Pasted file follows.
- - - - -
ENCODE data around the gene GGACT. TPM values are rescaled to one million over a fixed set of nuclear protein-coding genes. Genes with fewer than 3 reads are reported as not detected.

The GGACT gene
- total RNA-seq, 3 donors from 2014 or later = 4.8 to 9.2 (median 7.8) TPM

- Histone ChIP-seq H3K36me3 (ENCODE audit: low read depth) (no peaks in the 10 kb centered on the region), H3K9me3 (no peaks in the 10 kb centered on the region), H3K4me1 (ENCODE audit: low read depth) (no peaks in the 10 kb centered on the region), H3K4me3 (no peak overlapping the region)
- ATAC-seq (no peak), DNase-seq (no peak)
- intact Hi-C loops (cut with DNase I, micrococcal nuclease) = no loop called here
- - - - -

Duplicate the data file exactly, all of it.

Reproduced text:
ENCODE data around the gene GGACT. TPM values are rescaled to one million over a fixed set of nuclear protein-coding genes. Genes with fewer than 3 reads are reported as not detected.

The GGACT gene
- total RNA-seq, 3 donors from 2014 or later = 4.8 to 9.2 (median 7.8) TPM

- Histone ChIP-seq H3K36me3 (ENCODE audit: low read depth) (no peaks in the 10 kb centered on the region), H3K9me3 (no peaks in the 10 kb centered on the region), H3K4me1 (ENCODE audit: low read depth) (no peaks in the 10 kb centered on the region), H3K4me3 (no peak overlapping the region)
- ATAC-seq (no peak), DNase-seq (no peak)
- intact Hi-C loops (cut with DNase I, micrococcal nuclease) = no loop called here